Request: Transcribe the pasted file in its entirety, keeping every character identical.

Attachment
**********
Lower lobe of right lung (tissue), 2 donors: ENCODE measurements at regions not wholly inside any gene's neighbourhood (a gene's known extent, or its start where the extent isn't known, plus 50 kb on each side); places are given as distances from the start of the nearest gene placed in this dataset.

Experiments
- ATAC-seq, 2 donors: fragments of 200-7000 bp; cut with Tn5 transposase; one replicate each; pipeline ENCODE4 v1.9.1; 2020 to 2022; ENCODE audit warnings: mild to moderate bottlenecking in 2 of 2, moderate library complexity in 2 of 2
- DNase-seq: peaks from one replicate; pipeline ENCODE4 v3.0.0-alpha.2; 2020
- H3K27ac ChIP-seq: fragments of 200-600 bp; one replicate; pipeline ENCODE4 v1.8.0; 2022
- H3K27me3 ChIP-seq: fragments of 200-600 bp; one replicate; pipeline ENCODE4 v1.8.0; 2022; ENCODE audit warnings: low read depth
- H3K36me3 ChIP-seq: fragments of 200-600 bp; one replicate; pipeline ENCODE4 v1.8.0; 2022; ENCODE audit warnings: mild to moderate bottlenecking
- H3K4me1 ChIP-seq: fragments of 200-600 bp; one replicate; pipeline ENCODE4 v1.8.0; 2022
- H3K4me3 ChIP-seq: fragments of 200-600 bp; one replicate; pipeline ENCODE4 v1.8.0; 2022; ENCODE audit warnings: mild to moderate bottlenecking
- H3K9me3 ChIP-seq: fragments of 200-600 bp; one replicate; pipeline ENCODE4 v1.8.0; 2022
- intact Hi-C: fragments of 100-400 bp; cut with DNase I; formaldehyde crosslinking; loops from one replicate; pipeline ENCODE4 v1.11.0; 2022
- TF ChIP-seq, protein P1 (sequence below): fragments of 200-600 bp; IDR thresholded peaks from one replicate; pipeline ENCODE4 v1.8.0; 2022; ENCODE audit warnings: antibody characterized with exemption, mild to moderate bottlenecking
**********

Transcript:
Lower lobe of right lung (tissue), 2 donors: ENCODE measurements at regions not wholly inside any gene's neighbourhood (a gene's known extent, or its start where the extent isn't known, plus 50 kb on each side); places are given as distances from the start of the nearest gene placed in this dataset.

Experiments
- ATAC-seq, 2 donors: fragments of 200-7000 bp; cut with Tn5 transposase; one replicate each; pipeline ENCODE4 v1.9.1; 2020 to 2022; ENCODE audit warnings: mild to moderate bottlenecking in 2 of 2, moderate library complexity in 2 of 2
- DNase-seq: peaks from one replicate; pipeline ENCODE4 v3.0.0-alpha.2; 2020
- H3K27ac ChIP-seq: fragments of 200-600 bp; one replicate; pipeline ENCODE4 v1.8.0; 2022
- H3K27me3 ChIP-seq: fragments of 200-600 bp; one replicate; pipeline ENCODE4 v1.8.0; 2022; ENCODE audit warnings: low read depth
- H3K36me3 ChIP-seq: fragments of 200-600 bp; one replicate; pipeline ENCODE4 v1.8.0; 2022; ENCODE audit warnings: mild to moderate bottlenecking
- H3K4me1 ChIP-seq: fragments of 200-600 bp; one replicate; pipeline ENCODE4 v1.8.0; 2022
- H3K4me3 ChIP-seq: fragments of 200-600 bp; one replicate; pipeline ENCODE4 v1.8.0; 2022; ENCODE audit warnings: mild to moderate bottlenecking
- H3K9me3 ChIP-seq: fragments of 200-600 bp; one replicate; pipeline ENCODE4 v1.8.0; 2022
- intact Hi-C: fragments of 100-400 bp; cut with DNase I; formaldehyde crosslinking; loops from one replicate; pipeline ENCODE4 v1.11.0; 2022
- TF ChIP-seq, protein P1 (sequence below): fragments of 200-600 bp; IDR thresholded peaks from one replicate; pipeline ENCODE4 v1.8.0; 2022; ENCODE audit warnings: antibody characterized with exemption, mild to moderate bottlenecking